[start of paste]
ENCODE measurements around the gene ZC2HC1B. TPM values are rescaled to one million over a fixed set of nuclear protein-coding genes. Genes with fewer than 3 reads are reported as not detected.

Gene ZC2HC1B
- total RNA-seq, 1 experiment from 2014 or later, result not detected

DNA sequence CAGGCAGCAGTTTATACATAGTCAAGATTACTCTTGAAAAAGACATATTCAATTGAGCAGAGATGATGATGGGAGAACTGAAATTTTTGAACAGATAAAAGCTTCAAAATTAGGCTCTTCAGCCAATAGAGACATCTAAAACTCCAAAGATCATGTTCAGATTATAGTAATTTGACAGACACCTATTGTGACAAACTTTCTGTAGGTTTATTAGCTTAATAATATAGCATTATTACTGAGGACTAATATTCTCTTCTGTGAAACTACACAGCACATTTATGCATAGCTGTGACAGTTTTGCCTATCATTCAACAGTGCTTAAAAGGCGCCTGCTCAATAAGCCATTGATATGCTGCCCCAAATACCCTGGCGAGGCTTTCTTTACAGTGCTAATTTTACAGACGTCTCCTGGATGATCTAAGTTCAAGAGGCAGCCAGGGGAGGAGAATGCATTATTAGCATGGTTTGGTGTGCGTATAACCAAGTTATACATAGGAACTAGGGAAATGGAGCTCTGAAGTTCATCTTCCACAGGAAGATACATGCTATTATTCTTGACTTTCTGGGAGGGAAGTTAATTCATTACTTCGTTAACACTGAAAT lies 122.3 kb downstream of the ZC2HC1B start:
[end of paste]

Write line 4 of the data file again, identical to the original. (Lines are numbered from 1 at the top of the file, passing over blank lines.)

DNA sequence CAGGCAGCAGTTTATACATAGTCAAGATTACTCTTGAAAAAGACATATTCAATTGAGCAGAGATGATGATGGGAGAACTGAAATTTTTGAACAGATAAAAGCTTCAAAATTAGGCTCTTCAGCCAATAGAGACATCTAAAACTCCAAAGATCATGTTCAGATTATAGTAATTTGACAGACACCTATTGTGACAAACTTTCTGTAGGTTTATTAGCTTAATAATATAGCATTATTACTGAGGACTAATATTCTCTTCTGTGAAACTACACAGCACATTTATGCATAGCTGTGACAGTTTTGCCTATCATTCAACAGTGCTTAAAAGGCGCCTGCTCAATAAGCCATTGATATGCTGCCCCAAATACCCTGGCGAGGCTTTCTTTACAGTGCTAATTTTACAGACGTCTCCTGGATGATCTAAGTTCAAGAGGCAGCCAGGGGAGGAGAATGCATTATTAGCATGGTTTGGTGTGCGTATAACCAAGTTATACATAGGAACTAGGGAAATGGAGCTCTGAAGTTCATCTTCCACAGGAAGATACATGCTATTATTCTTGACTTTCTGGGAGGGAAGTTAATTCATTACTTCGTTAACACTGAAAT lies 122.3 kb downstream of the ZC2HC1B start: